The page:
For many years, since Western films launched into popularity in Hollywood, guns have become an intrinsic part of cinema and pop culture as a whole. Whether you are a fan of the simple air gun or love the ridiculous machine guns seen in The Expendables franchise, you have to admit; guns add an element of fun to the silver screen.
We have taken a look at some fun – and hopefully interesting – facts about guns in pop culture, from rappers to James Bond.
Though most sci-fi films opt for lasers, lightsabers and other fantastical weaponry, they could have just been using guns – though Han Solo without his blaster would be weird. The majority of guns operate very simply: a firing pin ignites a small amount of gunpowder in the base of the bullet causing a gas pressure that forces the bullet out of the barrel at deadly velocity. In the void of space, where there is no oxygen to create fire, it would seem that guns are redundant. However, modern gunpowder has an oxidising agent allowing any space cowboy to bust a cap in the cosmos.
Another fun fact – in the past, Russian cosmonauts actually brought guns into space, but not to fight any aliens they might encounter. They were used to fight off any bears if they landed in the middle of nowhere when they returned.
Possibly the most well-known fictional character to carry a gun is James Bond. From the opening sequence, we are introduced to Bond through the barrel of a gun. But did you know the original gun he carried? In Ian Fleming’s first five novels, Bond used a .25 Beretta automatic as his primary sidearm, but a fan and firearms expert Geoffrey Boothroyd wrote to the author complaining the Beretta was hardly adequate for a superspy, saying it was more like a lady’s gun. Fleming took the advice on board and armed Bond with a Walther PPK in subsequent novels. He also changed the armourer to Major Boothroyd.
If you have seen any rapper or gangster films and music videos, you may have noticed the tendency for them to hold their guns sideways. Guns have been held like this for decades on screen, such as the 1966 films The Good, the Bad and the Ugly, and was done so the gun and the actor’s face could be seen at the same time. But for rappers, this sideways stance was made popular with the film Menace II Society, about hoods in South Central Los Angeles. After its release in 1993, holding guns sideways became a fashion, though with no practical benefit as it negatively affects the aim. A similar effect can be seen if you’ve ever watched “The Walking Dead” as the main character Rick Grimes has a tendancy to hold his revolver at a 45 degree angle downwards, great for filming, not so good for accuracy…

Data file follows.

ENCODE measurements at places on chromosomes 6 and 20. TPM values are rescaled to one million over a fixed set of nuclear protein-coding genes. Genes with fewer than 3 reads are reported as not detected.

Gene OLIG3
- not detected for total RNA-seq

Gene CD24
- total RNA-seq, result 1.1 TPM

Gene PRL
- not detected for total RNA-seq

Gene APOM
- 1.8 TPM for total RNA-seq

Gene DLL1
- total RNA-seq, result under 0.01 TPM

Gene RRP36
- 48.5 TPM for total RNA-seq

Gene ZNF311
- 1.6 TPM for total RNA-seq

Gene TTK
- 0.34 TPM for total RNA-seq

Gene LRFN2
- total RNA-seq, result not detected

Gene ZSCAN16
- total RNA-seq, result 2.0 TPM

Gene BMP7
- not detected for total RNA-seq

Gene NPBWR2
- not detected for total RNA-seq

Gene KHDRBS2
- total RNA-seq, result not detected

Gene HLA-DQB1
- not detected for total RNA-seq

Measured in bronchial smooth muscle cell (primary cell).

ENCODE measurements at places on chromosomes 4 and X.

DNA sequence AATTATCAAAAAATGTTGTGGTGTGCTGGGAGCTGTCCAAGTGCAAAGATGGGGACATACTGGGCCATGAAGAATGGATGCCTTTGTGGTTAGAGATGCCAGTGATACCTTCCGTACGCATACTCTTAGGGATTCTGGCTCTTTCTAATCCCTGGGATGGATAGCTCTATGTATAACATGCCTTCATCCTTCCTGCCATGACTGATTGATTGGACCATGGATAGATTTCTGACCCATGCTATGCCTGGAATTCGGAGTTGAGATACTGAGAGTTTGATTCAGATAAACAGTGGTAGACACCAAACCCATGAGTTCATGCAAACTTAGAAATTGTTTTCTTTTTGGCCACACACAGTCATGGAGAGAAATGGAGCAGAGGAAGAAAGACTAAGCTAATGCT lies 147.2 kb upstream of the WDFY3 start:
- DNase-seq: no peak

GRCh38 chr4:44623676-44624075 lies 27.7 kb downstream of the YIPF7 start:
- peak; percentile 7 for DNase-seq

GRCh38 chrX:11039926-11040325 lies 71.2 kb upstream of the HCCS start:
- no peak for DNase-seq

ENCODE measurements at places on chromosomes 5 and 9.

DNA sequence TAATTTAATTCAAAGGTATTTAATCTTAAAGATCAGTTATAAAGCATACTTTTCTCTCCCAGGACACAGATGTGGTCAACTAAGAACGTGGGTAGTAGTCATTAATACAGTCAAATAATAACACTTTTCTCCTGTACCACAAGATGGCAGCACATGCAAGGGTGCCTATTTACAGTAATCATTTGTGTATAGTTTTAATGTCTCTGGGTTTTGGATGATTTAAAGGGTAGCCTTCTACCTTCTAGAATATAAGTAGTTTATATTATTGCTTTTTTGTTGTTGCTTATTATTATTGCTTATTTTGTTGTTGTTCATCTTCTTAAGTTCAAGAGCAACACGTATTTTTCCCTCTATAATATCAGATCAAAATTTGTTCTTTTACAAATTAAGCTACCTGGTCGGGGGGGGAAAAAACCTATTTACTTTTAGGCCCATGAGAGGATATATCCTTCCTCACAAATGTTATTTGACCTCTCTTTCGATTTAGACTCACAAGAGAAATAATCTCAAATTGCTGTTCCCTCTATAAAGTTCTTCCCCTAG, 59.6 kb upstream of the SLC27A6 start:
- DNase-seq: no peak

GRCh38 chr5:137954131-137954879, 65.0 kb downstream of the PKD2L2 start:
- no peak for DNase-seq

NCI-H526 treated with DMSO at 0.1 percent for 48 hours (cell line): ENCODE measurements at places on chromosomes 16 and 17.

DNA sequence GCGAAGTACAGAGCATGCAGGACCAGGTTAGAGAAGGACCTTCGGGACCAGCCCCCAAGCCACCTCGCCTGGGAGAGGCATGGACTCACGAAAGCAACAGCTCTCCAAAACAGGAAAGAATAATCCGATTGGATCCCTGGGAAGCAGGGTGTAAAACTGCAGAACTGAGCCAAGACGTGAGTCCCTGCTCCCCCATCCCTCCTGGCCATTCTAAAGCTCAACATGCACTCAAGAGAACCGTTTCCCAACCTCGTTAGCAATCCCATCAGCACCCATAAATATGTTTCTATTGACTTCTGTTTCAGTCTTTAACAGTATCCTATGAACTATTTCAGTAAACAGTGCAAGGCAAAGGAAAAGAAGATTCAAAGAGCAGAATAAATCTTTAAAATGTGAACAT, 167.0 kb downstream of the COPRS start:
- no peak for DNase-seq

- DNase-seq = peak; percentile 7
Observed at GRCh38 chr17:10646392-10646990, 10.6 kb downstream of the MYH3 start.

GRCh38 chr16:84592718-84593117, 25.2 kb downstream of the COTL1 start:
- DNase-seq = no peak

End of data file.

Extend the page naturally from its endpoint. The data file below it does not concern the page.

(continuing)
Anyone who loves BB guns will have come across the name Daisy. The company have made a fortune in the last few decades in the niche market of ‘toy’ weapons. However, they started off doing something completely different – selling windmills. The BB guns were a giveaway gimmick for those who bought a windmill, but they quickly became more popular. This resulted in Daisy changing their business, ending up with the success they know today.
One of Nicolas Cage’s better films, Lord of War follows the rise and fall of an illegal Russian arms dealer. Cage’s character was based on the ‘Merchant of Death’ Viktor Bout, a Soviet officer who took advantage of the fall of USSR to become one of the most famous arms dealers in the world, supplying African warlords and the Taliban. He was eventually imprisoned for 25 years for all his many crimes. According to director of Lord of War, Andrew Niccol, he employed real arms dealers to obtain props for the film, such as the Soviet T-72 tanks.
Real name Jonathan Goldsmith, the Most Interesting Man in the World seen in the Don Equis adverts (and that meme, "I don't always... but when I do...") really is pretty interesting. While filming a John Wayne movie in 1976, The Shootist, he took multiple blood-filled pellets to the face because there was no CGI to make it look realistic. Afterwards, he received a well-deserved pay rise!
Detective ‘Dirty Harry’ Callahan is strongly associated with his .44 Magnum revolver, the most powerful handgun in the world. Harry’s gun in the 1971 film was a Smith & Wesson Model 29, chambered for .44 Magnum ammunition. The Model 29 was no longer in production at the time of filming, so the gun seen in the film was custom made, including the blanks fired. Eastwood familiarised himself with the gun, taking it to a gun range and firing live rounds. Safe to say the effort pays off, it does look like the “the most powerful handgun in the world.”